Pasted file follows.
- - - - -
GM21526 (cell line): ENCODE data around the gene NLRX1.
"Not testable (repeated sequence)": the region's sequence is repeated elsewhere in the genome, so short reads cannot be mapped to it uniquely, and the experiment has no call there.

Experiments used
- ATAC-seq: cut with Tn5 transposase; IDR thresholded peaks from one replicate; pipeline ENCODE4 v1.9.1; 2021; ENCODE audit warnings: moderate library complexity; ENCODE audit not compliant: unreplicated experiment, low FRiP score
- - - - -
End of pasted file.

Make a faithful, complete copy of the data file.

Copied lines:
GM21526 (cell line): ENCODE data around the gene NLRX1.
"Not testable (repeated sequence)": the region's sequence is repeated elsewhere in the genome, so short reads cannot be mapped to it uniquely, and the experiment has no call there.

Experiments used
- ATAC-seq: cut with Tn5 transposase; IDR thresholded peaks from one replicate; pipeline ENCODE4 v1.9.1; 2021; ENCODE audit warnings: moderate library complexity; ENCODE audit not compliant: unreplicated experiment, low FRiP score